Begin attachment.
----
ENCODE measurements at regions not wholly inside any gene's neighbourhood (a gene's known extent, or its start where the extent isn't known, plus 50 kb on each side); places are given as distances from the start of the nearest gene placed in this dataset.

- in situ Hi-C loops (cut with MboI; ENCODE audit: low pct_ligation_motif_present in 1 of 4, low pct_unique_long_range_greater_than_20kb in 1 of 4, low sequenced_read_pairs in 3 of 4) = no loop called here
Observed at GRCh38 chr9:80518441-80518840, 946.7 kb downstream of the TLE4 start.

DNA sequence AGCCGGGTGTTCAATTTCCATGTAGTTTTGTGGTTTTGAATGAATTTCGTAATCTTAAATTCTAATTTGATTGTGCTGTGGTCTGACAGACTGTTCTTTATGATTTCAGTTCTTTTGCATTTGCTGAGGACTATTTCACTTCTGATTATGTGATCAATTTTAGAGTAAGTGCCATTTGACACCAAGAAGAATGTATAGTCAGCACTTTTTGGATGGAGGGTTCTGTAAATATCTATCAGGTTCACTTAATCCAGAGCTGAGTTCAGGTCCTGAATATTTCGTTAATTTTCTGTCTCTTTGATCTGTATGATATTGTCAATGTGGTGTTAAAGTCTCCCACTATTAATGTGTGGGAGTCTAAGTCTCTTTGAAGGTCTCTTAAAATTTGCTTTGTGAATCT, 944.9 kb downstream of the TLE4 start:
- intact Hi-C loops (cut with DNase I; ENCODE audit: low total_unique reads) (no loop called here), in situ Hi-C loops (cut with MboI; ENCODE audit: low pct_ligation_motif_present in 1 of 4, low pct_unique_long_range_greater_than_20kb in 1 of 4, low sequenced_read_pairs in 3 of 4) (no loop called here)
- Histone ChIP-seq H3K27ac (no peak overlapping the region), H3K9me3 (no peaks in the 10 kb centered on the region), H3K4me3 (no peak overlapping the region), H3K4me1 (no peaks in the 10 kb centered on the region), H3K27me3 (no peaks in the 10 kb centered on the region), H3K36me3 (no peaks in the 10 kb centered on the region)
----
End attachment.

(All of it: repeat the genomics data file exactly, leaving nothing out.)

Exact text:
ENCODE measurements at regions not wholly inside any gene's neighbourhood (a gene's known extent, or its start where the extent isn't known, plus 50 kb on each side); places are given as distances from the start of the nearest gene placed in this dataset.

- in situ Hi-C loops (cut with MboI; ENCODE audit: low pct_ligation_motif_present in 1 of 4, low pct_unique_long_range_greater_than_20kb in 1 of 4, low sequenced_read_pairs in 3 of 4) = no loop called here
Observed at GRCh38 chr9:80518441-80518840, 946.7 kb downstream of the TLE4 start.

DNA sequence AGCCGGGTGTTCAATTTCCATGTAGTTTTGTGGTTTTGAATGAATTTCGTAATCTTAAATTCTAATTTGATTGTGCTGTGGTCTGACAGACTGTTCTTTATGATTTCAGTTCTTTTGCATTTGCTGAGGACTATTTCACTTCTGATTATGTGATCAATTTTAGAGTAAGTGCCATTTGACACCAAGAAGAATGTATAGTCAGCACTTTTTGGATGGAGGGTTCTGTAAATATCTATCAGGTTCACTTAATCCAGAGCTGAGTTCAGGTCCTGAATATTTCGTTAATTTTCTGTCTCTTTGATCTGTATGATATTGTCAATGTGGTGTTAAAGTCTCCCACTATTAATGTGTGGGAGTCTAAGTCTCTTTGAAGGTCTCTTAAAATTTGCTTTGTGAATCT, 944.9 kb downstream of the TLE4 start:
- intact Hi-C loops (cut with DNase I; ENCODE audit: low total_unique reads) (no loop called here), in situ Hi-C loops (cut with MboI; ENCODE audit: low pct_ligation_motif_present in 1 of 4, low pct_unique_long_range_greater_than_20kb in 1 of 4, low sequenced_read_pairs in 3 of 4) (no loop called here)
- Histone ChIP-seq H3K27ac (no peak overlapping the region), H3K9me3 (no peaks in the 10 kb centered on the region), H3K4me3 (no peak overlapping the region), H3K4me1 (no peaks in the 10 kb centered on the region), H3K27me3 (no peaks in the 10 kb centered on the region), H3K36me3 (no peaks in the 10 kb centered on the region)